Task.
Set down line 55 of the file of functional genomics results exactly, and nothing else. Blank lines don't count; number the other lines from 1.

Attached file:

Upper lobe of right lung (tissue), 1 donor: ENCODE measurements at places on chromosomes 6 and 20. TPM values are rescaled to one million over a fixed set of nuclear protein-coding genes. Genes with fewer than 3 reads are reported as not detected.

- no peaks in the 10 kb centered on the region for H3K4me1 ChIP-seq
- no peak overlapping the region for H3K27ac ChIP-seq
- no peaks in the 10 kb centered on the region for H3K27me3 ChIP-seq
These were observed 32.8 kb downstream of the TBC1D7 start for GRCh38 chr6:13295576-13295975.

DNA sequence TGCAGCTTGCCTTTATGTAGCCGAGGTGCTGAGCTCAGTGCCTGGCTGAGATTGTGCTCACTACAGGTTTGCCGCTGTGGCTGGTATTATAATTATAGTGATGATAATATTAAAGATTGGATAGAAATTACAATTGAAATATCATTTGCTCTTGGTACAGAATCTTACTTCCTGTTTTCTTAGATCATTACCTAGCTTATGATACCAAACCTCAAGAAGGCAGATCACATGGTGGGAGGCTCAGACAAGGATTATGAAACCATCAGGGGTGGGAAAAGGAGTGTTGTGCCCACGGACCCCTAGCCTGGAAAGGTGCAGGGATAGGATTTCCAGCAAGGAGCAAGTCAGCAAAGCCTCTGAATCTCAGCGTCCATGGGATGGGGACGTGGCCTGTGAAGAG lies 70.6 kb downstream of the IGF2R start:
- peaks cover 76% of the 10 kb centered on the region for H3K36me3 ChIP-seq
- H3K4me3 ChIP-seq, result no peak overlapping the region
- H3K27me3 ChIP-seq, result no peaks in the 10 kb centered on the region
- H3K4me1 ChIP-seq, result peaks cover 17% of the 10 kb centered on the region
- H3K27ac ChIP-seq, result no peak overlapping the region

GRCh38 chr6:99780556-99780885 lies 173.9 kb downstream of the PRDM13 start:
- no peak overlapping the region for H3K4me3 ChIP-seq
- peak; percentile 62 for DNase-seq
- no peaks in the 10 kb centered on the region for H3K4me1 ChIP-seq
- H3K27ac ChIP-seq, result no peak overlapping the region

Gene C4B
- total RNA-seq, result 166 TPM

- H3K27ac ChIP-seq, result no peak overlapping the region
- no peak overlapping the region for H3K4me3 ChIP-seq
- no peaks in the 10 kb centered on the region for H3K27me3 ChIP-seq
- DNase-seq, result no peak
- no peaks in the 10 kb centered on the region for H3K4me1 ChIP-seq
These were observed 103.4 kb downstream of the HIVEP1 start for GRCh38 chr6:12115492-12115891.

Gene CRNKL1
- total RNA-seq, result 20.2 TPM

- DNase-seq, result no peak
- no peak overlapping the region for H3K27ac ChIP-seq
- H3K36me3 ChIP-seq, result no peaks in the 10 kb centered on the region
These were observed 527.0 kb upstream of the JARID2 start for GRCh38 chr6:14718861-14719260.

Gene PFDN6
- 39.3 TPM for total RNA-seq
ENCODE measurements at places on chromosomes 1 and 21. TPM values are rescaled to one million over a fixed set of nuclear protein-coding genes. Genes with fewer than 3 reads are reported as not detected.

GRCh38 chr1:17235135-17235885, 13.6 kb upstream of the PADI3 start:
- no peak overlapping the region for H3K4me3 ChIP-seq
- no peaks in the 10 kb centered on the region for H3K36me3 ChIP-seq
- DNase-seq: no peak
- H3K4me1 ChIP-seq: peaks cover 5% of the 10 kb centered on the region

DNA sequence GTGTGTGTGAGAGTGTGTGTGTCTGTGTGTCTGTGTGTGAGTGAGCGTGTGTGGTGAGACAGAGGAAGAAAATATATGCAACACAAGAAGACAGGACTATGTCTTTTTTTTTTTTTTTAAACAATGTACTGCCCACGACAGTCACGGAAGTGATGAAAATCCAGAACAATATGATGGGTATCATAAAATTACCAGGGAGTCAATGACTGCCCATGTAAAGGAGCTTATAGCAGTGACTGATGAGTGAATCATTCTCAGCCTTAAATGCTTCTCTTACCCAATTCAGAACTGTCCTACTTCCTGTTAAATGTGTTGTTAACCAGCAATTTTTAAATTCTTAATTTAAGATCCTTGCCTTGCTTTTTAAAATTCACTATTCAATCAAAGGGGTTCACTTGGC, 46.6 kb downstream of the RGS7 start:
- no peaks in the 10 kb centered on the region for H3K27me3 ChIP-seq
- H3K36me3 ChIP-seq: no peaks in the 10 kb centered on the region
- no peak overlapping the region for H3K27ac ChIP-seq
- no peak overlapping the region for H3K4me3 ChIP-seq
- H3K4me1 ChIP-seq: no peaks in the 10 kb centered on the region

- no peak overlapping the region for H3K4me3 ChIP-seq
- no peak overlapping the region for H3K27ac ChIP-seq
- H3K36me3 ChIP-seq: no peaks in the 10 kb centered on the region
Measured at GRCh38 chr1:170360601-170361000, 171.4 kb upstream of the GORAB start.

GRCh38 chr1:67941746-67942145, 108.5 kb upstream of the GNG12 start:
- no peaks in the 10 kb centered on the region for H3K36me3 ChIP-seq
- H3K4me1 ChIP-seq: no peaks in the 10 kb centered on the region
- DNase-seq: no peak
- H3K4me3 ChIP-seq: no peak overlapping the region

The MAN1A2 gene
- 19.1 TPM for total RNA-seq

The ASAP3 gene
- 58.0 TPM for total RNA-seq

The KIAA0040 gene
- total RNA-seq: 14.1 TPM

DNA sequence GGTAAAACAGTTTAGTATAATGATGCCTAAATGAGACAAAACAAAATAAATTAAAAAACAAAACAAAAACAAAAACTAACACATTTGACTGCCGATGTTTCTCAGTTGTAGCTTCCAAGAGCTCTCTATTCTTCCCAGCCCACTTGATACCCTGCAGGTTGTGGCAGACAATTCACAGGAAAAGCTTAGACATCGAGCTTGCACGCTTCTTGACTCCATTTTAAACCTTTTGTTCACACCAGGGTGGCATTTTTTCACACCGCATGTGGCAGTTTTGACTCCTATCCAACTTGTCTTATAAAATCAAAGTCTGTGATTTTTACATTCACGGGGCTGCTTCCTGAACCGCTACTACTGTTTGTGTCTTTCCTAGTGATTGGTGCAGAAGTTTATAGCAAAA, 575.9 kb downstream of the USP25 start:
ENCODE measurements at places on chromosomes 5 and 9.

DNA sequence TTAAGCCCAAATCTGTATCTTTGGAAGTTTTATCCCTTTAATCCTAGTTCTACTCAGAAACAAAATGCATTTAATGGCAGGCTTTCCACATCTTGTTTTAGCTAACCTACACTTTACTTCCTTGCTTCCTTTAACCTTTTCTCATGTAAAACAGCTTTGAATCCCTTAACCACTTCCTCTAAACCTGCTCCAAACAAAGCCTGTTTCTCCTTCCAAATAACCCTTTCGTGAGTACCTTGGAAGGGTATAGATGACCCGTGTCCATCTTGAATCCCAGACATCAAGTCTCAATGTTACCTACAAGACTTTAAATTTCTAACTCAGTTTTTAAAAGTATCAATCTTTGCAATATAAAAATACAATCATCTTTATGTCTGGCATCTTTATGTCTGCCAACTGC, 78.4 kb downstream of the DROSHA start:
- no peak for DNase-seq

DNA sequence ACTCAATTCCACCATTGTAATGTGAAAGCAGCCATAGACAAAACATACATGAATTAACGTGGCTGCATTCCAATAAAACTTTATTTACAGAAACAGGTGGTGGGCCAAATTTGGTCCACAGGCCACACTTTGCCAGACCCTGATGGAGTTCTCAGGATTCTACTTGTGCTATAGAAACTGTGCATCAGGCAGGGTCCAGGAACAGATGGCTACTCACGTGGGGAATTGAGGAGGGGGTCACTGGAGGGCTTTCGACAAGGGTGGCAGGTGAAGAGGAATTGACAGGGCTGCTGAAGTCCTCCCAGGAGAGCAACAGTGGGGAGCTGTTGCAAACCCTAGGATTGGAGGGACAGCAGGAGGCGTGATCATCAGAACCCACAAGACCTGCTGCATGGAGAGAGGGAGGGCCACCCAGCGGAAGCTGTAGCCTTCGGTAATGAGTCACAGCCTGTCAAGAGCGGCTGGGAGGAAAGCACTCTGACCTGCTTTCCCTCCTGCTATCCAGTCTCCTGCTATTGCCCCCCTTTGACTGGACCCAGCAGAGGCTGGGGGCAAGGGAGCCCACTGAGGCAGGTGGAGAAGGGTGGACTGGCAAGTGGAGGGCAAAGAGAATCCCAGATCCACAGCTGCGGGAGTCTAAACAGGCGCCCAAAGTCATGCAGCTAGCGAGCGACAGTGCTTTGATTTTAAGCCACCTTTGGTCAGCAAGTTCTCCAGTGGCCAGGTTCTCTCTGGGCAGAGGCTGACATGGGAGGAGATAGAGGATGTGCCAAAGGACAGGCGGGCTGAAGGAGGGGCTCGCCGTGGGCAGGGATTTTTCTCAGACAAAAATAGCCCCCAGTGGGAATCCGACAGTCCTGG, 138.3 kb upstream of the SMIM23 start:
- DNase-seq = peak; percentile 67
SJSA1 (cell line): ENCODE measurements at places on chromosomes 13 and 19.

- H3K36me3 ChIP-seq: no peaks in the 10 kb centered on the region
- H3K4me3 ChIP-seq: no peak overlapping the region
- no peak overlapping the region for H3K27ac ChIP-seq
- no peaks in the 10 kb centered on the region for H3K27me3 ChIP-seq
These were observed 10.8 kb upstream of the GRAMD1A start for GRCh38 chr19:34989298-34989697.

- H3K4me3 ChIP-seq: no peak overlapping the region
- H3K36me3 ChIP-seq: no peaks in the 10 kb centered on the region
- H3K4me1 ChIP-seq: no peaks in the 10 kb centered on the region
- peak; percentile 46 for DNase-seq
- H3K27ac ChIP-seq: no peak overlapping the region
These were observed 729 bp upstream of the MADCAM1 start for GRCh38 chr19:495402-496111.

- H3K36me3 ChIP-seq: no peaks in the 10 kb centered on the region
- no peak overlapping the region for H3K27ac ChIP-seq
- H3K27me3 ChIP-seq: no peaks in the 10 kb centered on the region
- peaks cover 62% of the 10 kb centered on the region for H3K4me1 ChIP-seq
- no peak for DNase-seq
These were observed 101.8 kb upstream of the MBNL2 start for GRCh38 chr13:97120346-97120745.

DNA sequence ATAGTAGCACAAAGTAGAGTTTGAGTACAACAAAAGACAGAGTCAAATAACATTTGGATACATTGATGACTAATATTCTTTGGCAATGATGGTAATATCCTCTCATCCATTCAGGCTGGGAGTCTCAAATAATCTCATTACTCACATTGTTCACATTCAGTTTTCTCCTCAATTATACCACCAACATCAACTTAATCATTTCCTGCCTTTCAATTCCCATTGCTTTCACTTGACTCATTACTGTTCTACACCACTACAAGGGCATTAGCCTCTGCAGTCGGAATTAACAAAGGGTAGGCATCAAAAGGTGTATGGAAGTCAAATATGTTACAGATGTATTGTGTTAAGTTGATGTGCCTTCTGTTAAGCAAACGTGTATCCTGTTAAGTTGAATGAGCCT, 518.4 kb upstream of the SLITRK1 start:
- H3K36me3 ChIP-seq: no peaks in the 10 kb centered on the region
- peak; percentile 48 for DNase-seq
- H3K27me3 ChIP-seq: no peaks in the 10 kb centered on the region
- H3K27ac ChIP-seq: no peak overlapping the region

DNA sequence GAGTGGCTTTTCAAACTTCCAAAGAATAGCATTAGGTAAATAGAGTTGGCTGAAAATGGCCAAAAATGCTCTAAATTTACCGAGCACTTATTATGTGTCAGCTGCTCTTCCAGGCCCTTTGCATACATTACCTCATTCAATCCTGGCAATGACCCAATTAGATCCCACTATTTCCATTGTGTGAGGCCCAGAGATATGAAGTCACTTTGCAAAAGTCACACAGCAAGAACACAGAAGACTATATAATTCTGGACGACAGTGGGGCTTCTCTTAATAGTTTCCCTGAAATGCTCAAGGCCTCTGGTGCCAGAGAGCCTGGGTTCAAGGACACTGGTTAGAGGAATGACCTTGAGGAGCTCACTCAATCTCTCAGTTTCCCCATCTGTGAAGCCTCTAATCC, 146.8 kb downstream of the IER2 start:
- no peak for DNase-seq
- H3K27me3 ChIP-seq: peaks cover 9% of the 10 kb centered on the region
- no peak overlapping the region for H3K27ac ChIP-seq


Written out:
- 19.1 TPM for total RNA-seq